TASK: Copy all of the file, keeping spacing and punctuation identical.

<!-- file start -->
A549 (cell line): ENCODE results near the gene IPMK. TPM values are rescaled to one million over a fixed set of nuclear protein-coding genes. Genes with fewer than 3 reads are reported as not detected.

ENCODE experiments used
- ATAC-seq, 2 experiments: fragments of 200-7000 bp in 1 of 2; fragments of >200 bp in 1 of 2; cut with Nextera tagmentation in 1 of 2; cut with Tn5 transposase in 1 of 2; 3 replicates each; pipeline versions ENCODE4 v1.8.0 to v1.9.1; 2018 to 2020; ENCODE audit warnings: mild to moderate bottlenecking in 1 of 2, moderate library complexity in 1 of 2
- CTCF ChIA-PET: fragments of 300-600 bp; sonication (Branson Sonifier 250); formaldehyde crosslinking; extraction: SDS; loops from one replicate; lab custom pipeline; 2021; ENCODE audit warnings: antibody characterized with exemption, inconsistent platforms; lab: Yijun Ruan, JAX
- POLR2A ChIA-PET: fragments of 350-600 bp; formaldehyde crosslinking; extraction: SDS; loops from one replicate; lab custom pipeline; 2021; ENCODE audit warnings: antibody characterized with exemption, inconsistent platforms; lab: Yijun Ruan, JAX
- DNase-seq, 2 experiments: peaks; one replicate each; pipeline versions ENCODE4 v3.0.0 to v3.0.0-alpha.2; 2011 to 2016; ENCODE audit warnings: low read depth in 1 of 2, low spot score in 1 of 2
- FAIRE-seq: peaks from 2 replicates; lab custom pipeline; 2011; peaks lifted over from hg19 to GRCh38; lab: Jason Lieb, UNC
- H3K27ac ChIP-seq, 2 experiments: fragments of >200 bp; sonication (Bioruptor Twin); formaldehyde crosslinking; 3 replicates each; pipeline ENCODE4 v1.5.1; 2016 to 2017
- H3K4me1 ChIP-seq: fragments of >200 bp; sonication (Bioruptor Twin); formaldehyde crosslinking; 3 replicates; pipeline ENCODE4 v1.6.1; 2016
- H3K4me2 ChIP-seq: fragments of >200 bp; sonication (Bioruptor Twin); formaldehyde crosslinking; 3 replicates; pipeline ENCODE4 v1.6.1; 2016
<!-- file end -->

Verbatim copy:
A549 (cell line): ENCODE results near the gene IPMK. TPM values are rescaled to one million over a fixed set of nuclear protein-coding genes. Genes with fewer than 3 reads are reported as not detected.

ENCODE experiments used
- ATAC-seq, 2 experiments: fragments of 200-7000 bp in 1 of 2; fragments of >200 bp in 1 of 2; cut with Nextera tagmentation in 1 of 2; cut with Tn5 transposase in 1 of 2; 3 replicates each; pipeline versions ENCODE4 v1.8.0 to v1.9.1; 2018 to 2020; ENCODE audit warnings: mild to moderate bottlenecking in 1 of 2, moderate library complexity in 1 of 2
- CTCF ChIA-PET: fragments of 300-600 bp; sonication (Branson Sonifier 250); formaldehyde crosslinking; extraction: SDS; loops from one replicate; lab custom pipeline; 2021; ENCODE audit warnings: antibody characterized with exemption, inconsistent platforms; lab: Yijun Ruan, JAX
- POLR2A ChIA-PET: fragments of 350-600 bp; formaldehyde crosslinking; extraction: SDS; loops from one replicate; lab custom pipeline; 2021; ENCODE audit warnings: antibody characterized with exemption, inconsistent platforms; lab: Yijun Ruan, JAX
- DNase-seq, 2 experiments: peaks; one replicate each; pipeline versions ENCODE4 v3.0.0 to v3.0.0-alpha.2; 2011 to 2016; ENCODE audit warnings: low read depth in 1 of 2, low spot score in 1 of 2
- FAIRE-seq: peaks from 2 replicates; lab custom pipeline; 2011; peaks lifted over from hg19 to GRCh38; lab: Jason Lieb, UNC
- H3K27ac ChIP-seq, 2 experiments: fragments of >200 bp; sonication (Bioruptor Twin); formaldehyde crosslinking; 3 replicates each; pipeline ENCODE4 v1.5.1; 2016 to 2017
- H3K4me1 ChIP-seq: fragments of >200 bp; sonication (Bioruptor Twin); formaldehyde crosslinking; 3 replicates; pipeline ENCODE4 v1.6.1; 2016
- H3K4me2 ChIP-seq: fragments of >200 bp; sonication (Bioruptor Twin); formaldehyde crosslinking; 3 replicates; pipeline ENCODE4 v1.6.1; 2016